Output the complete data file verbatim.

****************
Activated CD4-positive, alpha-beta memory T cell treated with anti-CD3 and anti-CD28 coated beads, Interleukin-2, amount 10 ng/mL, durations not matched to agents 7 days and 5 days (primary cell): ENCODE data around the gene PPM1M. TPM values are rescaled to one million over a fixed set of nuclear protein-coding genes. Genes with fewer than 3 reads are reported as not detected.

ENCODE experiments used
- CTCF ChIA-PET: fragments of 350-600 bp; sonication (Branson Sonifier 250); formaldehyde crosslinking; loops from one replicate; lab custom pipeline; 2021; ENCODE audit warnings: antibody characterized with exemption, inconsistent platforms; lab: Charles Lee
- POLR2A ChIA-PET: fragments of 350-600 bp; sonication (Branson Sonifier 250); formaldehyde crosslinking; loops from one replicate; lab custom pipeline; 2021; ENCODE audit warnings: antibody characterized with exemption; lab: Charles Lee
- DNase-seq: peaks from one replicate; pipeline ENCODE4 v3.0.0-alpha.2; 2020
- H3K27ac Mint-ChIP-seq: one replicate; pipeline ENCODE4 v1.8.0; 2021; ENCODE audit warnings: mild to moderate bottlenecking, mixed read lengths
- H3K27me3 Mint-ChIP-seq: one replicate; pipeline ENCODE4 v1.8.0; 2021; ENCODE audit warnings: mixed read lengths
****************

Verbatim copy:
Activated CD4-positive, alpha-beta memory T cell treated with anti-CD3 and anti-CD28 coated beads, Interleukin-2, amount 10 ng/mL, durations not matched to agents 7 days and 5 days (primary cell): ENCODE data around the gene PPM1M. TPM values are rescaled to one million over a fixed set of nuclear protein-coding genes. Genes with fewer than 3 reads are reported as not detected.

ENCODE experiments used
- CTCF ChIA-PET: fragments of 350-600 bp; sonication (Branson Sonifier 250); formaldehyde crosslinking; loops from one replicate; lab custom pipeline; 2021; ENCODE audit warnings: antibody characterized with exemption, inconsistent platforms; lab: Charles Lee
- POLR2A ChIA-PET: fragments of 350-600 bp; sonication (Branson Sonifier 250); formaldehyde crosslinking; loops from one replicate; lab custom pipeline; 2021; ENCODE audit warnings: antibody characterized with exemption; lab: Charles Lee
- DNase-seq: peaks from one replicate; pipeline ENCODE4 v3.0.0-alpha.2; 2020
- H3K27ac Mint-ChIP-seq: one replicate; pipeline ENCODE4 v1.8.0; 2021; ENCODE audit warnings: mild to moderate bottlenecking, mixed read lengths
- H3K27me3 Mint-ChIP-seq: one replicate; pipeline ENCODE4 v1.8.0; 2021; ENCODE audit warnings: mixed read lengths